Recently I found myself with headphones on, engrossed in Dream Theater’s new album, A View From the Top of the World, and I’m open-mouthed in amazement at the ever-impressive technical ability of their bass behemoth, John Myung.
I had the pleasure of interviewing him in person many moons ago, but in today’s pandemic world, meeting him this time is all about Zoom. I prepare myself for the inevitable cringe as I open my laptop. Video calls are not for the faint-hearted, I find. I hear a softly-spoken greeting as ‘John M’ enters the room. He says, “Hey Ellen! I remember you. Wembley, right?”
We take a moment to reconnect. It’s very early on his side of the world, so he’s keeping his laptop camera off, but I know it’s him because I can hear him noodling away on some recognizable Dream Theater-alike riffs on his signature Ernie Ball Bongo six-string. We get straight into his new album, which – prog-metal fans will be happy to learn – is distinctively Dream Theater, with blistering solos and opus-length tracks. I wonder what the writing process is like for a band of such virtuoso players.
“Each song has a different story to how it started,” explains Myung. “Usually someone will have the seed of an idea, and from there it will either flow or not. It’s weird: when the right idea comes along it kinda tells everyone what to do, and a song just unfolds naturally. We all put our heads together, and when the song is done it’s done.”
Okay, so how does he come up with the right bassline for a particular track? “Well, if it’s something really complicated, I’ll record it. When we’re writing I have a laptop with Cubase running, which means that I have my own little workstation set up in line with the studio – so if someone has a song part and it’s a little bit involved, I can record it.
“It’s usually a fast, complicated unison part on guitar and keyboards that I join in with, so I’ll record it, take a break and write it out. For that, I have an iPad with a really cool app called ForScore, which is a great way to take notes. It’s really been a godsend.
“Sometimes, though, if I feel a line is too complicated, I’ll try to simplify the line and play more groove-oriented notes against what’s going on. We might be in the middle of writing something, and I’ll feel really inspired to play a part, and we’re like, ‘Hey, let’s use that.’ I like that spur-of-the-moment creativity, where you’re in a certain headspace and you play something and it gets a positive reaction from the other musicians. It’s a really cool group effort.”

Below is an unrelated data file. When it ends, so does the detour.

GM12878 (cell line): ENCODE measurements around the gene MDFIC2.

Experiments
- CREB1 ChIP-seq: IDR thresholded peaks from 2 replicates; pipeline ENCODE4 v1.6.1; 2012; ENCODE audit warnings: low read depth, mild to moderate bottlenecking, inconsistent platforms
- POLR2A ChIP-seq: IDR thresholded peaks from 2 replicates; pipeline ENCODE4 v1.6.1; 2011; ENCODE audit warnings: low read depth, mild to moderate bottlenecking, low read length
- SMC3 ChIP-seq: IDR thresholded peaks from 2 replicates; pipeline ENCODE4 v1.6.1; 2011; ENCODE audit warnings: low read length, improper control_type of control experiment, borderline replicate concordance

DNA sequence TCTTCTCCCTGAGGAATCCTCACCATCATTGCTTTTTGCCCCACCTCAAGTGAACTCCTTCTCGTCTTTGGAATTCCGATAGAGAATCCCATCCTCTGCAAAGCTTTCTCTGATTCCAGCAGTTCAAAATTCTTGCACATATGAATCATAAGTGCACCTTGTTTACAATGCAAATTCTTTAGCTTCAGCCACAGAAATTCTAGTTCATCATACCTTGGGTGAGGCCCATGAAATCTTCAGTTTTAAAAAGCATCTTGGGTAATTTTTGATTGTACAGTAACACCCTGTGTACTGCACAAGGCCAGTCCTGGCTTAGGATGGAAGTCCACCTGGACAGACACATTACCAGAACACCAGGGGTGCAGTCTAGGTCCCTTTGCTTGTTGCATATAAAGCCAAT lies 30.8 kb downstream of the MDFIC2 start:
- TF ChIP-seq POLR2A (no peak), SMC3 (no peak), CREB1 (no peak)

He reveals that he doesn’t use formal notation at these moments: “The notes that I take aren’t really written on graph paper and stuff, because I can’t really use that. If you saw my notes, it wouldn’t make sense. They’re just sort of letters, but it makes sense to me. It’s enough to tell me what it is I have to play. If I have to see the notes from a distance, it’s a lot easier to see block letters rather than dots that are just sitting on staff paper.”
Myung has been an avid Ernie Ball player for some years – I wonder if he still has his old Music Man, and the Spector bass guitars that he used on DT’s first two albums.
“No, I sold those basses a long time ago,” he says. I’m not really connected to things I’m not using any more, so over the years I’ve gotten rid of basses. In the past year I’ve been trying to figure out what to do with all my prototypes. I’m actually playing a real factory version of the signature Bongo bass that went into production last year, so this would be the one-year anniversary of the launch of that bass.”